Most financial instruments subject to the Statement are measured at fair value, unless required to be measured differently under GAAP. Forward contracts to repurchase equity shares of an issuer that require physical settlement in exchange for cash are initially measured at the fair value of the shares at inception, adjusted for any consideration or unstated rights or privileges, which would be the same amount as if the settlement occurred immediately. Such contracts and mandatorily redeemable financial instruments are subsequently measured (i) at the present value to be paid at settlement if the amount of cash at the settlement date is fixed, or (ii) at the amount that would be paid under the conditions specified in the contract if settlement occurred at the reporting date, if such aspects are not fixed.
Effect Of SFAS 150

The most dramatic impact of SFAS 150 will be felt by privately held companies. Many private companies have buy-sell agreements in place which require the issuer to repurchase shares of equity securities held by shareholders. Buy-sell agreements are used by many private companies to establish the level of each shareholder's interest and to ensure continuation of the business after the death, disability or retirement of a shareholder. The repurchase obligations in buy-sell agreements are triggered upon the retirement, death or disability of a shareholder.

Under SFAS 150, shares subject to such agreements would be considered to be mandatorily redeemable because it is certain that at some point the company's repurchase obligation will be triggered. Accordingly, the securities must be classified as debt by the issuer. Such securities must be classified as such regardless of whether the issuer has purchased life insurance to fund the repurchase obligation. Cross-purchase agreements pursuant to which shareholders (and not the issuer) are required to purchase shares of a deceased or disabled shareholder would not result in the shares being classified as debt.

In cases where all of an issuer's equity securities are subject to repurchase, there may be little or no equity on the issuer's financial statements. Some issuer's financial statements could even show negative equity if the issuer is required to repurchase shares at fair value and the fair value of the shares exceeds book value.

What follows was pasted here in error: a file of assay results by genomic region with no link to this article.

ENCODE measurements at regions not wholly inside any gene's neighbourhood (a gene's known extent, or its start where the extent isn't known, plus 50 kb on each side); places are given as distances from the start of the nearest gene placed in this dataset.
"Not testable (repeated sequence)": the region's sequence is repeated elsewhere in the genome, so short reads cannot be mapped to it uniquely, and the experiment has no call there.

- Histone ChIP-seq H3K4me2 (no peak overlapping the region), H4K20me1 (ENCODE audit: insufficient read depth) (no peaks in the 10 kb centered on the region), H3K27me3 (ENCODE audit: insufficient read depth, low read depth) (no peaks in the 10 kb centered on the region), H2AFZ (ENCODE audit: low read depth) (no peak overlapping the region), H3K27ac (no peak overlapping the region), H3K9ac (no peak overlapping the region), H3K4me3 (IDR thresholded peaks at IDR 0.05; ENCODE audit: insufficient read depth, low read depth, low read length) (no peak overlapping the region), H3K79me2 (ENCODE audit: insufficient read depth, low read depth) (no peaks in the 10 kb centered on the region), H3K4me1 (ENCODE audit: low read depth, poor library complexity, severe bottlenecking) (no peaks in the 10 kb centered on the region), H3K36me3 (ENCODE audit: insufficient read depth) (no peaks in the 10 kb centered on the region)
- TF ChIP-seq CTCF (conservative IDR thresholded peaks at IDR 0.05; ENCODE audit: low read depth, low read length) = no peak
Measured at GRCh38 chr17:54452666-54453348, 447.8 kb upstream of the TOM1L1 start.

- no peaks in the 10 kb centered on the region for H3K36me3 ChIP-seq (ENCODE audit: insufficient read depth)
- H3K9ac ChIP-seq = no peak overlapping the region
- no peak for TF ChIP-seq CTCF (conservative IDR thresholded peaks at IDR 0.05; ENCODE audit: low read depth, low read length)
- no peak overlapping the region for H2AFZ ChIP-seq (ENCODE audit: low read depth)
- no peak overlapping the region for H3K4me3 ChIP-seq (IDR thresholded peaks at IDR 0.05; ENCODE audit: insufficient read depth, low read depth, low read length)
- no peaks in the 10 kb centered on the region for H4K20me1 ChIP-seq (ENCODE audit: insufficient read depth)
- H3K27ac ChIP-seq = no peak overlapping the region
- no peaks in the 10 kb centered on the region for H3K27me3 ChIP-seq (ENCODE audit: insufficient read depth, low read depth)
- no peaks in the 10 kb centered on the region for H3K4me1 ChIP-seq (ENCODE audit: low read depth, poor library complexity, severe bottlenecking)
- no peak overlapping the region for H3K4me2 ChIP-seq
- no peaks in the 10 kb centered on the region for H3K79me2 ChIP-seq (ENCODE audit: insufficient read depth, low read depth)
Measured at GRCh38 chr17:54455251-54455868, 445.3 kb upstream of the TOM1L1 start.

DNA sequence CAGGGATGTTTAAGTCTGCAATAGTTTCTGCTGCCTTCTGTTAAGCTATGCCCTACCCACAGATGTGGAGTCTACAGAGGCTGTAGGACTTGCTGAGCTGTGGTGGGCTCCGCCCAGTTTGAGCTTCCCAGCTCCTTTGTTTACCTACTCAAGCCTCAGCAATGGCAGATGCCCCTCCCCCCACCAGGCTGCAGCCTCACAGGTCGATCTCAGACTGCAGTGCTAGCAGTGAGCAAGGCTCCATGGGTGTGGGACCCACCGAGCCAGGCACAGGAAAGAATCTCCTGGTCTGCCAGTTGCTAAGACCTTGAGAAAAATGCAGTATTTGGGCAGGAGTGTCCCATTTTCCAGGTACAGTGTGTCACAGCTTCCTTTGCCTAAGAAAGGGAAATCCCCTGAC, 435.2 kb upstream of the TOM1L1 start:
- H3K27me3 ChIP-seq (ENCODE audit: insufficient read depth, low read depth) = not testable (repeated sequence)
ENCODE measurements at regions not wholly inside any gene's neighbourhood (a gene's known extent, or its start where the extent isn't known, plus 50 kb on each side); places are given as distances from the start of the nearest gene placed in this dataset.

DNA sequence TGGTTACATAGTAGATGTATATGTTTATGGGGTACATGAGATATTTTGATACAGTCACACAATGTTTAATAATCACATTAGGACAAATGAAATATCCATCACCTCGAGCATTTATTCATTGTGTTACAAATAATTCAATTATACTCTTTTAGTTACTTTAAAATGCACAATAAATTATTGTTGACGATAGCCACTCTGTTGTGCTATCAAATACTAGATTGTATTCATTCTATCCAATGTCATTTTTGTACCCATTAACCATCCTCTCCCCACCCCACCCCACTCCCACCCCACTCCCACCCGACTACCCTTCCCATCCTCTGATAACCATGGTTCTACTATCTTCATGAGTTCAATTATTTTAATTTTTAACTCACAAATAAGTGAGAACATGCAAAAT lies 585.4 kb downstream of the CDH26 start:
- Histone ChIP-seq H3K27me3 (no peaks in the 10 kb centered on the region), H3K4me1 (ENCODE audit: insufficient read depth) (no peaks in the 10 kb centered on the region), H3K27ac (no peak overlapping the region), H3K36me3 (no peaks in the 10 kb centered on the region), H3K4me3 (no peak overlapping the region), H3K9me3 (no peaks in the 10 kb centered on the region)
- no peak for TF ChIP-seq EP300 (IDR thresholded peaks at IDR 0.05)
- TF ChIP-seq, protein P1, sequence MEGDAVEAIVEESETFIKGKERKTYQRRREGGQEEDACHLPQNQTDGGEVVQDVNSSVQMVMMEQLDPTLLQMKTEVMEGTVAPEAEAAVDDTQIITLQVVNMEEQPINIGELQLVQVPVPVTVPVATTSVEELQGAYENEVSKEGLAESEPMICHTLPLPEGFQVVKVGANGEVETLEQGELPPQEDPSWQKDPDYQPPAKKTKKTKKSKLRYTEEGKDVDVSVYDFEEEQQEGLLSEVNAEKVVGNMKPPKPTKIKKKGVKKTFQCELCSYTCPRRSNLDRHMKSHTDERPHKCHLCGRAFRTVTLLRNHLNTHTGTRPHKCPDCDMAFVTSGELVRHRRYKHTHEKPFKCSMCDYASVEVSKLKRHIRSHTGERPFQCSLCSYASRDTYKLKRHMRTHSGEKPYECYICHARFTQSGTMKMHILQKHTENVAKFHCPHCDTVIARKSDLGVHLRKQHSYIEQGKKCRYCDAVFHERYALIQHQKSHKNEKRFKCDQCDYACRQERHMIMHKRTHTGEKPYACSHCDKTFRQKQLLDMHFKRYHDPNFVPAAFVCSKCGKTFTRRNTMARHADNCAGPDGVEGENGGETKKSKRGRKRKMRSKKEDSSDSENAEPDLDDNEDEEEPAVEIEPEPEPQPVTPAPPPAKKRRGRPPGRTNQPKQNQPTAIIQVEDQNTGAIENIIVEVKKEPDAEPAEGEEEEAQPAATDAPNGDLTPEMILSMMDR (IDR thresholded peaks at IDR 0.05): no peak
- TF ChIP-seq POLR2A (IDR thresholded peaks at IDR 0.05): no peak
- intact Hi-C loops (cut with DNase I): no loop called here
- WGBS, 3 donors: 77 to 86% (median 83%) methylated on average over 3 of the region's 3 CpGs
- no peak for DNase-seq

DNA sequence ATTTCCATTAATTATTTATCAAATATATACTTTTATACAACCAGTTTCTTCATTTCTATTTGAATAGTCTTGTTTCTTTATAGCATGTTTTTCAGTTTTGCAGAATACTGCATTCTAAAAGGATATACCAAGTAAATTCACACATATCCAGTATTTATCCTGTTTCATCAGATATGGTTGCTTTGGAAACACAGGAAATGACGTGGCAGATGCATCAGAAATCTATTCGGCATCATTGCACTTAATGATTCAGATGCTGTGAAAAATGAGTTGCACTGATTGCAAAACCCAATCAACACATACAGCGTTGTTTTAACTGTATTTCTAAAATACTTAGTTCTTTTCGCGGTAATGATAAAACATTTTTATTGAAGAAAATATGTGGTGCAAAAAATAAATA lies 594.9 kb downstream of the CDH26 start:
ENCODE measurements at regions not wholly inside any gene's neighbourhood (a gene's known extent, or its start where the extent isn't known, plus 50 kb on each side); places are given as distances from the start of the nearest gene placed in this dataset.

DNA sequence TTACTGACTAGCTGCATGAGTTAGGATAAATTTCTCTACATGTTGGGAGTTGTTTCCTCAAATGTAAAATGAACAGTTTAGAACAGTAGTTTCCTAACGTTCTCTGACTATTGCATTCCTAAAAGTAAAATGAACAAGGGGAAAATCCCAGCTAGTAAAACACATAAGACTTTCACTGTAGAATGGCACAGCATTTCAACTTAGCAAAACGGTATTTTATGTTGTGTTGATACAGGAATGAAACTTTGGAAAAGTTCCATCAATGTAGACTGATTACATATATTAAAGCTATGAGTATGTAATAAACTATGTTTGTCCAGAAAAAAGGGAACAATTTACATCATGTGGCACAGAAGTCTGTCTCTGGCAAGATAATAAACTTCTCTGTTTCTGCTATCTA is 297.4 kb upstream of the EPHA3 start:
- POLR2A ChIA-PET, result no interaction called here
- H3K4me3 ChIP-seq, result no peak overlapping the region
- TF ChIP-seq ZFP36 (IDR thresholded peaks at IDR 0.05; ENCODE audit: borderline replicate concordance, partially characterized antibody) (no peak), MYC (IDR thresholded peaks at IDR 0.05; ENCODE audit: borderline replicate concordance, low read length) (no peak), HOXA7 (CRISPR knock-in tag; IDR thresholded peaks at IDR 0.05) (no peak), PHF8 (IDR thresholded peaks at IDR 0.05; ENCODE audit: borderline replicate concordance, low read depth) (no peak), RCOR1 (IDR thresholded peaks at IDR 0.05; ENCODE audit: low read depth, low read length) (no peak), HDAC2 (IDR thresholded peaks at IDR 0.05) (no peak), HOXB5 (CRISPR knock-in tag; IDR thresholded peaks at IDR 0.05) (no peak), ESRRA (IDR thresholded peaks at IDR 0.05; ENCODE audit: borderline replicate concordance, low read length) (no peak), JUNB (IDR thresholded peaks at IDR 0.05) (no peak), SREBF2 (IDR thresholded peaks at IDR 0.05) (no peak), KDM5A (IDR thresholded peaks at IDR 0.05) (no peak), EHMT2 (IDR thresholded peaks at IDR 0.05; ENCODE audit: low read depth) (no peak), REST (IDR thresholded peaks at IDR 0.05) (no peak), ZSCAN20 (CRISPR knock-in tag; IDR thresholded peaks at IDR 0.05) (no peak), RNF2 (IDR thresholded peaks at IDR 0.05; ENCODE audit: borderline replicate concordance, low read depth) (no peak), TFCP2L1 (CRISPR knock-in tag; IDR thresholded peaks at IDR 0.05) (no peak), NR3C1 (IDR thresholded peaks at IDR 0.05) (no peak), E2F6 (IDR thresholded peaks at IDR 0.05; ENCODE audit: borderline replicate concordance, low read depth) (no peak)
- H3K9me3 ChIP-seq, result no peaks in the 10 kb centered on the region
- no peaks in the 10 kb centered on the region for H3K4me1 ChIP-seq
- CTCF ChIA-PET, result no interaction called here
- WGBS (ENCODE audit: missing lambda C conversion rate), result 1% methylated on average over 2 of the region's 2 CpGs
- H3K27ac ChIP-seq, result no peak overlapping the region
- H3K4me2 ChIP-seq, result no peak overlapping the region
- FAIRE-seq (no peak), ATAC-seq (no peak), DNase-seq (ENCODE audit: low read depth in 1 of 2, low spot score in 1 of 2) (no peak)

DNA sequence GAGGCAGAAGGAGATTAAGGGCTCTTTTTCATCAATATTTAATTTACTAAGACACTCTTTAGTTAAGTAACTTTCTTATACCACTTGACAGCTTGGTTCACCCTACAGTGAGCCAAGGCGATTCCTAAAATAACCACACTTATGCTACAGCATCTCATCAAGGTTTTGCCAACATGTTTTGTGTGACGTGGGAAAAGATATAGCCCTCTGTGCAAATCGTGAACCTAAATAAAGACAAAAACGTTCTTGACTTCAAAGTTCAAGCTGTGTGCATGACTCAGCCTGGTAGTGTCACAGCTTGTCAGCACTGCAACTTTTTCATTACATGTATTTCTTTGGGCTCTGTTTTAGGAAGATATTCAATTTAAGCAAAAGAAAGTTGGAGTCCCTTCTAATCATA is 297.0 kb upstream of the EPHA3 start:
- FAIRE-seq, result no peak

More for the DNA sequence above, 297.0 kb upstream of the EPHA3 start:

Another problem exists because of the reduction of the net worth many companies will experience as a result of the application of SFAS 150. Many bank loan agreements require companies to maintain a specified net worth or face acceleration of the loan. By increasing liabilities, application of SFAS may result in the breach of these covenants even though the actual financial position of the borrower has not been affected.

Other public companies may also be affected by SFAS 150. Many bank holding companies utilize mandatorily redeemable preferred stock and other instruments (such as trust preferred securities). Previously, these companies had classified these securities at the "mezzanine" level. These companies will now be required to reclassify these securities as debt and increase their liabilities by the amount of the redemption obligation. This will in turn negatively affect a financial institution's capital ratios. It is unclear how bank regulatory authorities will deal with these new rules, although it is unlikely that regulators will reduce regulatory capital requirements.
Effective Dates

SFAS went into effect for financial instruments entered into or modified after May 31, 2003. However, some aspects of the Statement have been delayed until December 15, 2004, and some have been delayed indefinitely.

For entities that are not registered with the Securities and Exchange Commission, the application of SFAS 150 has been delayed (i) until December 15, 2004 for financial instruments mandatorily redeemable for either a fixed amount or for an amount determined by reference to an external index, and (ii) indefinitely, with respect to all other mandatorily redeemable financial instruments.

During that time, the FASB has stated that they intend to reconsider certain implementation issues. We hope these issues will include those problematic issues described above.

Michael T. Rave is Counsel in the Transactions Practice Group, and is located in the Morristown office of Pitney Hardin.

Please e-mail the author at mrave@daypitney.com with questions about this article.